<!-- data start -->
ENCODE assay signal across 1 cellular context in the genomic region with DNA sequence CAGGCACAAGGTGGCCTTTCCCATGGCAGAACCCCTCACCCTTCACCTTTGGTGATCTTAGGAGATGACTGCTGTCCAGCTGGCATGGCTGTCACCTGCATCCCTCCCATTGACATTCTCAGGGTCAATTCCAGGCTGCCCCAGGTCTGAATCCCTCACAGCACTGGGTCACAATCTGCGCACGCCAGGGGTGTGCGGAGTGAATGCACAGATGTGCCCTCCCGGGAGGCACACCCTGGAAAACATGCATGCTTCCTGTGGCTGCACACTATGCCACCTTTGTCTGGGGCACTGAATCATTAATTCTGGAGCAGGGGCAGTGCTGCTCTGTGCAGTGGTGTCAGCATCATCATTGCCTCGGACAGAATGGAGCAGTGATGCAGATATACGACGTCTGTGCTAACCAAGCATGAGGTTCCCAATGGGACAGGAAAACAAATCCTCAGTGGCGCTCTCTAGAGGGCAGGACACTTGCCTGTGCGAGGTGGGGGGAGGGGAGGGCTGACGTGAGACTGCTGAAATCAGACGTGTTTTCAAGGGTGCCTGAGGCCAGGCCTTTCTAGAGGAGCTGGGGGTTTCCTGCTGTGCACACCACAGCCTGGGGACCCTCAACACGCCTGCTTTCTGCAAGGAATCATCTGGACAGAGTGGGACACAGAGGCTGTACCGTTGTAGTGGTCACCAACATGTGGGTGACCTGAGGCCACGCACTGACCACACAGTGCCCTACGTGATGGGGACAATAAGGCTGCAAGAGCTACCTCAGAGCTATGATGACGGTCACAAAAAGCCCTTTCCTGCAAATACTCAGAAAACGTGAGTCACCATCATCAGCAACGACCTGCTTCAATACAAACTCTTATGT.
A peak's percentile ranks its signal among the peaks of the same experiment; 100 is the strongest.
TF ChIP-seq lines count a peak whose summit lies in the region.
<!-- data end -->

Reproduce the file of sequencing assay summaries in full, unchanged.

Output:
ENCODE assay signal across 1 cellular context in the genomic region with DNA sequence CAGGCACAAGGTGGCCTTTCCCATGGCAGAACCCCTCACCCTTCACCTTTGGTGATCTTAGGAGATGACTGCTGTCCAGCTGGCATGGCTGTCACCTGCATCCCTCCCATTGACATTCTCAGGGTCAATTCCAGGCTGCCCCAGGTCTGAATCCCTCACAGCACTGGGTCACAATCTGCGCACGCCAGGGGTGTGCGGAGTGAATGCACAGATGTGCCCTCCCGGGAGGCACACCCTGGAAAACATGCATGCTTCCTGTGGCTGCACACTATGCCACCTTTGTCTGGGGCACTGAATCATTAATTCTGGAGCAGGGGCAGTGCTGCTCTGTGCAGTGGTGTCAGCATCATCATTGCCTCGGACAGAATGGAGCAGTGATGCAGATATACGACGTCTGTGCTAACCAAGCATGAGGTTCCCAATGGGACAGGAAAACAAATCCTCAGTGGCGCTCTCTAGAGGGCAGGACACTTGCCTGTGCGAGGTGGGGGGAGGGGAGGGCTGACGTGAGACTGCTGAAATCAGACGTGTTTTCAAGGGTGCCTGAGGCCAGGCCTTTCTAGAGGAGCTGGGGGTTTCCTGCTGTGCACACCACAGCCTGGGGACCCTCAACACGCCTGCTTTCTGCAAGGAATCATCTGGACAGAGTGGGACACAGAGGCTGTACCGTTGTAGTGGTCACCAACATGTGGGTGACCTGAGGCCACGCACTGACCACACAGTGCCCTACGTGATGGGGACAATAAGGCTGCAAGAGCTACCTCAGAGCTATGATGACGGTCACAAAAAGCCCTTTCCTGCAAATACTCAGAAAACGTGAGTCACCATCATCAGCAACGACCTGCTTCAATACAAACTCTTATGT.
A peak's percentile ranks its signal among the peaks of the same experiment; 100 is the strongest.
TF ChIP-seq lines count a peak whose summit lies in the region.